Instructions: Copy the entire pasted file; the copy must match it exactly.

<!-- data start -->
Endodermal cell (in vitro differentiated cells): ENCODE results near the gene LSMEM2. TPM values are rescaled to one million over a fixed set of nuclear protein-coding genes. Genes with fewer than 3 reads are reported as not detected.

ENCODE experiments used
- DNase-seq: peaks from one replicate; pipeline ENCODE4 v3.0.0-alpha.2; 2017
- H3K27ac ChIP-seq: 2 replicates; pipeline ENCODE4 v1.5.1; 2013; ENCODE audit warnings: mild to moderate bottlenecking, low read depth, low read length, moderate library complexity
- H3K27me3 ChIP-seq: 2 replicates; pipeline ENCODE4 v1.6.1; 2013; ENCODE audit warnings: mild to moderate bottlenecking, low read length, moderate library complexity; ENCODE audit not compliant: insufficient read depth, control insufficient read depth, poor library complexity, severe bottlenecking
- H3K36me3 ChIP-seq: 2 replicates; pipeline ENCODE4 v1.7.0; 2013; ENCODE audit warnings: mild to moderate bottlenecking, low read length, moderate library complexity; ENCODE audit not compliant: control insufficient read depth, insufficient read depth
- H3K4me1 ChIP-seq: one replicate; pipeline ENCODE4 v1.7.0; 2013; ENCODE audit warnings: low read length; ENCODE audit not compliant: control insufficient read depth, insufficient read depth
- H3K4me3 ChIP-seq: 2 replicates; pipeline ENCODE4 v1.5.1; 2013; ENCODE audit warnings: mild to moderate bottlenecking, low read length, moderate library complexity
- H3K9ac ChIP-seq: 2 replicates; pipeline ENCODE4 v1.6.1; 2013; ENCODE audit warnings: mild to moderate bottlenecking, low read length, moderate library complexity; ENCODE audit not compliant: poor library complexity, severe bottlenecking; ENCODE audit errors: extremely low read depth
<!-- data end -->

Endodermal cell (in vitro differentiated cells): ENCODE results near the gene LSMEM2. TPM values are rescaled to one million over a fixed set of nuclear protein-coding genes. Genes with fewer than 3 reads are reported as not detected.

ENCODE experiments used
- DNase-seq: peaks from one replicate; pipeline ENCODE4 v3.0.0-alpha.2; 2017
- H3K27ac ChIP-seq: 2 replicates; pipeline ENCODE4 v1.5.1; 2013; ENCODE audit warnings: mild to moderate bottlenecking, low read depth, low read length, moderate library complexity
- H3K27me3 ChIP-seq: 2 replicates; pipeline ENCODE4 v1.6.1; 2013; ENCODE audit warnings: mild to moderate bottlenecking, low read length, moderate library complexity; ENCODE audit not compliant: insufficient read depth, control insufficient read depth, poor library complexity, severe bottlenecking
- H3K36me3 ChIP-seq: 2 replicates; pipeline ENCODE4 v1.7.0; 2013; ENCODE audit warnings: mild to moderate bottlenecking, low read length, moderate library complexity; ENCODE audit not compliant: control insufficient read depth, insufficient read depth
- H3K4me1 ChIP-seq: one replicate; pipeline ENCODE4 v1.7.0; 2013; ENCODE audit warnings: low read length; ENCODE audit not compliant: control insufficient read depth, insufficient read depth
- H3K4me3 ChIP-seq: 2 replicates; pipeline ENCODE4 v1.5.1; 2013; ENCODE audit warnings: mild to moderate bottlenecking, low read length, moderate library complexity
- H3K9ac ChIP-seq: 2 replicates; pipeline ENCODE4 v1.6.1; 2013; ENCODE audit warnings: mild to moderate bottlenecking, low read length, moderate library complexity; ENCODE audit not compliant: poor library complexity, severe bottlenecking; ENCODE audit errors: extremely low read depth